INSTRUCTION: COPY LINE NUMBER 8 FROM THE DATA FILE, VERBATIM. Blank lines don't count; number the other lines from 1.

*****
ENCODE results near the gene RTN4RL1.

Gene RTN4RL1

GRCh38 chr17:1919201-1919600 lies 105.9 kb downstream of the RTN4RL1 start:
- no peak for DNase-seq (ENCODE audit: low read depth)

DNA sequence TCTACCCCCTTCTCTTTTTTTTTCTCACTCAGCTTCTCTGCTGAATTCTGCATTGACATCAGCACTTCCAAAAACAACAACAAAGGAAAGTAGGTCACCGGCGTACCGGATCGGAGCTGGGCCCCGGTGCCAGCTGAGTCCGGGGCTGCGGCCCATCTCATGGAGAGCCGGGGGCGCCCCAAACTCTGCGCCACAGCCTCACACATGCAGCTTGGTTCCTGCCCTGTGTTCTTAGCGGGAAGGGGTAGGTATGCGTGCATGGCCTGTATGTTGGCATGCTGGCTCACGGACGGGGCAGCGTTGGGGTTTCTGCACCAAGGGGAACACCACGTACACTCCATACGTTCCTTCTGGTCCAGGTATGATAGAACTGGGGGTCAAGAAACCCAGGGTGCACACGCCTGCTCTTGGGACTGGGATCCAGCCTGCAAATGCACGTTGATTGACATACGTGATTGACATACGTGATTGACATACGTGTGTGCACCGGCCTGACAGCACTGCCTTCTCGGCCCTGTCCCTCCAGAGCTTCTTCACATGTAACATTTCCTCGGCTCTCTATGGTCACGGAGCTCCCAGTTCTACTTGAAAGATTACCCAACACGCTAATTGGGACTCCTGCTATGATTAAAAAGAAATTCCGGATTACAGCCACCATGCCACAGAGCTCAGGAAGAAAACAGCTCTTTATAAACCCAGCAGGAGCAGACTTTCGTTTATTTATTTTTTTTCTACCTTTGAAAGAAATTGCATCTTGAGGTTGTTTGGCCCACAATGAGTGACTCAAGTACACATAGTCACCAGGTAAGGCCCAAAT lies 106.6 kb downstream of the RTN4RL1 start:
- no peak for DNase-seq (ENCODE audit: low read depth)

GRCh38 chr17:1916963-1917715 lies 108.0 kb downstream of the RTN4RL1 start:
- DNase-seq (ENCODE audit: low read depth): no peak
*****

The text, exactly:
- DNase-seq (ENCODE audit: low read depth): no peak